I will admit that I had a lot of fun papier-mâché-ing Audrey II. It still has a place of honor in front of the TV set.
But you know how it is when you’re looking at something online and one thing leads to another (I now know how to fully furnish an underground bunker, thanks to one of my after midnight forays into the interwebs), I found an old Maxwell coffee can, the same one Seymour used in the movie when he first bought Audrey II and things sort of spiraled from there.
This is the new and improved Audrey II. The plant structure itself, I’m happy to say, now opens. Most of the leaves and vines are papier-mâchéd. As this is one of those sets I constructed after after hours, I more or less use what was sitting around to make the greens, including utilizing hardanger fabric meant for embroidery, wires I filched from the Hubs, and tissue papers saved from something someone sent me. I suppose years of working as a public school art teacher has taught me to successfully scavenge for supplies!
As the plant now opens, I can happily put in the core cast from the movie. Here’s Seymour Krelborn and Chiffon, Crystal and Ronette…
…along with Audrey, Dr. Orin Scrivello D.D.S., and of course, Mr. Mushnik.
I’ve said it once, and I’ll say it again, I love rock and roll from the Golden Ages of Rock and I love the idea of being in a band. I don’t think I would do too well in a girl band because, you know, hormones. And also when you put a bunch of girls together, wardrobes always seem to merge and I don’t like sharing. But my god, girl groups are awesome, though. Here’s one of them, the Runaways!
These gals have attitude up the wazoo. This set features a semi-original lineup of Joan Jett, Sandy West, Lita Ford, Cherie Currie, and Jamie Fox.
It’s no secret among my friends and family that I prefer music played in a continuous loop on classic rock radio. Back when people used to own CDs, my collection had been referred to as the-kind-of-albums-usually-owned-by-44-year-old-single-men-still-living-in-their-mother’s-basement. It’s true. I’d bring dates home and distracted them with cake or miscellaneous art work lying around, just so they didn’t wander over to my CD tower and discover that a majority of them bore the distinctive Roger Dean covers.
I love The Who. This would be my 900th set and I hope I did it justice. If I can’t paint the boys who had gotten me through high school and most of college with their “sound,” I should just give up the babushka game and go into actuarial science.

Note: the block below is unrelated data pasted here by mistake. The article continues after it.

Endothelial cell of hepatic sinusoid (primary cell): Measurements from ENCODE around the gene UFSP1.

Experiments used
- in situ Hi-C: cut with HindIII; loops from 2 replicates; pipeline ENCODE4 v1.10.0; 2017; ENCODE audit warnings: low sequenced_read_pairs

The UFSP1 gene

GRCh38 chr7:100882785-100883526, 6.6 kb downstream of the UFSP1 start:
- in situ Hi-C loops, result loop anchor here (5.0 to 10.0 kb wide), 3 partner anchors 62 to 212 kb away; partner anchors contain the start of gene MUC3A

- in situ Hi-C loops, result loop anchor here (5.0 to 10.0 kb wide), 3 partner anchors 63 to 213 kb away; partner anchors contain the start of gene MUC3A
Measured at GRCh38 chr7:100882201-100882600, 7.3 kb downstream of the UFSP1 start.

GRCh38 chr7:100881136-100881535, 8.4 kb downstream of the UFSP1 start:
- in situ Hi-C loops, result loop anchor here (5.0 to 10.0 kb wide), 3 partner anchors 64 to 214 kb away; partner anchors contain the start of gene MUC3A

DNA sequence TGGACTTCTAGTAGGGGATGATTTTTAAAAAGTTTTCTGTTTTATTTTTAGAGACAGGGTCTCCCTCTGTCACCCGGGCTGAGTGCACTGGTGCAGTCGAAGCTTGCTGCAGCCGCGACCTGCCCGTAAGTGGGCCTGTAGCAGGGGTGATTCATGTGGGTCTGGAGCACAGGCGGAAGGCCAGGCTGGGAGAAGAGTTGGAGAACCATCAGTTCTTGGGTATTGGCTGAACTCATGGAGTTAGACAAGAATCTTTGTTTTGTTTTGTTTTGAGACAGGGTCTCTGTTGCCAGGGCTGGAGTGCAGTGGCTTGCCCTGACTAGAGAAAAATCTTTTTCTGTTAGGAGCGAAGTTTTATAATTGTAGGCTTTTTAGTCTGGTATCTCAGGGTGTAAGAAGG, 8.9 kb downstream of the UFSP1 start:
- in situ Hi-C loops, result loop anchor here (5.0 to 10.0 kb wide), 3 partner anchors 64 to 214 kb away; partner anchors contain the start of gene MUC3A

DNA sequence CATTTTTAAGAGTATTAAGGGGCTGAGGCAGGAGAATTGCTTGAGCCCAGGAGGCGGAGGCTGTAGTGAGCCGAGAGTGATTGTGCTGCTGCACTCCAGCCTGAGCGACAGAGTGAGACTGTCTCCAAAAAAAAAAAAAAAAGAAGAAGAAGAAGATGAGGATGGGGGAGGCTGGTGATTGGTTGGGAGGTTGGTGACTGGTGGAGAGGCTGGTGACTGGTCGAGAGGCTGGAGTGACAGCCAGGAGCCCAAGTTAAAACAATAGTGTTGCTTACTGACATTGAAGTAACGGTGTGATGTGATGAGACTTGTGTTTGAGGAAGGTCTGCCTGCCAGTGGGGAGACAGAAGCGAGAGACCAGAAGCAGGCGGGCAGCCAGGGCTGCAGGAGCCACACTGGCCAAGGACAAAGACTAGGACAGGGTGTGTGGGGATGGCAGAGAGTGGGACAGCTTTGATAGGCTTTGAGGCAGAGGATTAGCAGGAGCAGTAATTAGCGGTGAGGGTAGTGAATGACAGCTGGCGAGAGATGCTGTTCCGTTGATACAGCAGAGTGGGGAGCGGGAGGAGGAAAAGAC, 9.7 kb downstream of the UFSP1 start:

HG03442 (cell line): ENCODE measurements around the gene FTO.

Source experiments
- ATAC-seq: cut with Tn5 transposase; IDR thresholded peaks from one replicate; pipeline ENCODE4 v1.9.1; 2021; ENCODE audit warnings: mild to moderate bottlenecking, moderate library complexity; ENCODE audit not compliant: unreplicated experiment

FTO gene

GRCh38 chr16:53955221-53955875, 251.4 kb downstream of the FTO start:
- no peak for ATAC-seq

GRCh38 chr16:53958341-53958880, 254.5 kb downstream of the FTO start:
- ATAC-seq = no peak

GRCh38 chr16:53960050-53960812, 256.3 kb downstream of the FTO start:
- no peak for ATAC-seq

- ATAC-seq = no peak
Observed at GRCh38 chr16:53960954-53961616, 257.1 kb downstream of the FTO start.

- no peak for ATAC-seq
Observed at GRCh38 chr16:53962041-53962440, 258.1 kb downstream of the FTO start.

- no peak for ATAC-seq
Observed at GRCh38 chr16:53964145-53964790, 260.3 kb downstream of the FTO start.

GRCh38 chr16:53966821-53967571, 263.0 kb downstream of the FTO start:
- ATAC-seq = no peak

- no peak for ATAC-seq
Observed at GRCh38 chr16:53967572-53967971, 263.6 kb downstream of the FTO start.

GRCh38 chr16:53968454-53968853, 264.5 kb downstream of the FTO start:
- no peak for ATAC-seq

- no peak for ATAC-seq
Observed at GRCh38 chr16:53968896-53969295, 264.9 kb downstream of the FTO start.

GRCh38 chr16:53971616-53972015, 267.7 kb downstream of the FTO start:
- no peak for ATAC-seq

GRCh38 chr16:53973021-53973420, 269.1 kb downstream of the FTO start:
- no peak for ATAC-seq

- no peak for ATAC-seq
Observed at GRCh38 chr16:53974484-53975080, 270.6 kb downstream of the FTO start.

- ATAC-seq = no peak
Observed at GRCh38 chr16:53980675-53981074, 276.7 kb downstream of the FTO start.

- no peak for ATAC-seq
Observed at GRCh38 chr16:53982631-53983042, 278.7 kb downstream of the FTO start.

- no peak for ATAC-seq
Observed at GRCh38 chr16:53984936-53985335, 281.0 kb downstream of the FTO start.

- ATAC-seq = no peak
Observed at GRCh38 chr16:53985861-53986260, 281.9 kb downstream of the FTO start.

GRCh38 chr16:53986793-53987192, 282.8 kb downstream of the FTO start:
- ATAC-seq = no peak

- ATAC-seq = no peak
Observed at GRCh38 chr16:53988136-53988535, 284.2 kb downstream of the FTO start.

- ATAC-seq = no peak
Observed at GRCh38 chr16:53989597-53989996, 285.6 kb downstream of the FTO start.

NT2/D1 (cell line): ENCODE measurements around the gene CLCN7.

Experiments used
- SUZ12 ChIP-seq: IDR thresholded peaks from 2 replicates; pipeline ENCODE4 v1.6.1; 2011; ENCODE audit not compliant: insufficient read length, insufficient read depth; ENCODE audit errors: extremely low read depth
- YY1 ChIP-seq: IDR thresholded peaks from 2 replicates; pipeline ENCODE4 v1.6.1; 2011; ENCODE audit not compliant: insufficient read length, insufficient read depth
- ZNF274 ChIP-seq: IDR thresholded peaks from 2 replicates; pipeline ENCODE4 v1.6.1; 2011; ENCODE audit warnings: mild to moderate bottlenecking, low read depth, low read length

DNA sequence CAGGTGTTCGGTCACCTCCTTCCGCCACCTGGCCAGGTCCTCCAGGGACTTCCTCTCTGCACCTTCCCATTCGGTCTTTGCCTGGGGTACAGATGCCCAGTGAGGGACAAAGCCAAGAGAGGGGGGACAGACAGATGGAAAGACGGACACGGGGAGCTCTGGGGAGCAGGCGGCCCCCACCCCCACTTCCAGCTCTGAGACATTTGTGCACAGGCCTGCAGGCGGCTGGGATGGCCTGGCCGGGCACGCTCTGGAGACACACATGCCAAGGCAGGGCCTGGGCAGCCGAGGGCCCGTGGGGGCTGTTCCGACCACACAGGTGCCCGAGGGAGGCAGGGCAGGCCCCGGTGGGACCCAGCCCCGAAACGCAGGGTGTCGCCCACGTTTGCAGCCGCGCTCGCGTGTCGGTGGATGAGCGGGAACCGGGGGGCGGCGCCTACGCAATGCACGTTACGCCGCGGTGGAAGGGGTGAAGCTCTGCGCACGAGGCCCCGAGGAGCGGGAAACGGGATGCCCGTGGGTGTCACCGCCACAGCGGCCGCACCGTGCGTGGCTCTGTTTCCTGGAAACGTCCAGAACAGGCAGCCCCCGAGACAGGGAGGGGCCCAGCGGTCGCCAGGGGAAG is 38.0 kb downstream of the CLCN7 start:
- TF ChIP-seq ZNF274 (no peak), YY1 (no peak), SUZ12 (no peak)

It turned out all right, I think.
This is the first time I didn’t place the drummer (Keith Moon) at the end of the lineup so I got to put in some details on the drum kit.
Pete Townshend, Roger Daltrey, and John Entwistle.
I usually listen to stand up comedies or “watch” TV and movies while painting. But for this set? It’s The Who albums all the way through, including the original Broadway cast recording of “Tommy.” I treated my friend to the show for her birthday and in turn, she treated me to it for mine. Afterwards we went again because we were theater nerds and also back then we could also get orchestra seats for $50, which was affordable for high schoolers with no substance abuse issues. I believe my friend saw the show on her own 4 more times. I would’ve gone with her, but, unlike her, I did have to watch my pennies since I was an art student whose classmates tend to have a bit of sticky fingers syndrome due to the high cost of art supplies and had to carefully split my allowance between Broadway shows and replacing my stolen T-square or Rapidographs.
I’ve always wanted to paint a group of dolls featuring some random musicians, not just a band, but different artists to represent different genres or style or whatever. Ever since I started the babushka game, I realized that A. there are tons of like-minded people out there and B. they usually make my dreams come true.
Here’s a set for a music fan featuring performers he likes:
We have Stevie Nicks in her “Stand Back” outfit, Boy George with his trademark chapeau, George Michael (RIP) in “Wake Me Up Before You Go-Go” , Stuart Anderson, and Dolly Parton.
I’ve been making wigs and sculpting hair on dolls for so long that crafting Stuart Anderson’s ‘do was no problem. It was Dolly Parton I had the most fun with because I never had an opportunity to sculpt breasts on a doll before and that was a treat. It brings me back to my art school days where I did horribly in my sculpture class because I simply couldn’t get the clay to go the way I wanted to. But practice does make perfect and now I can make a pair of boobs without one looking as though it’s ashamed to be with the other.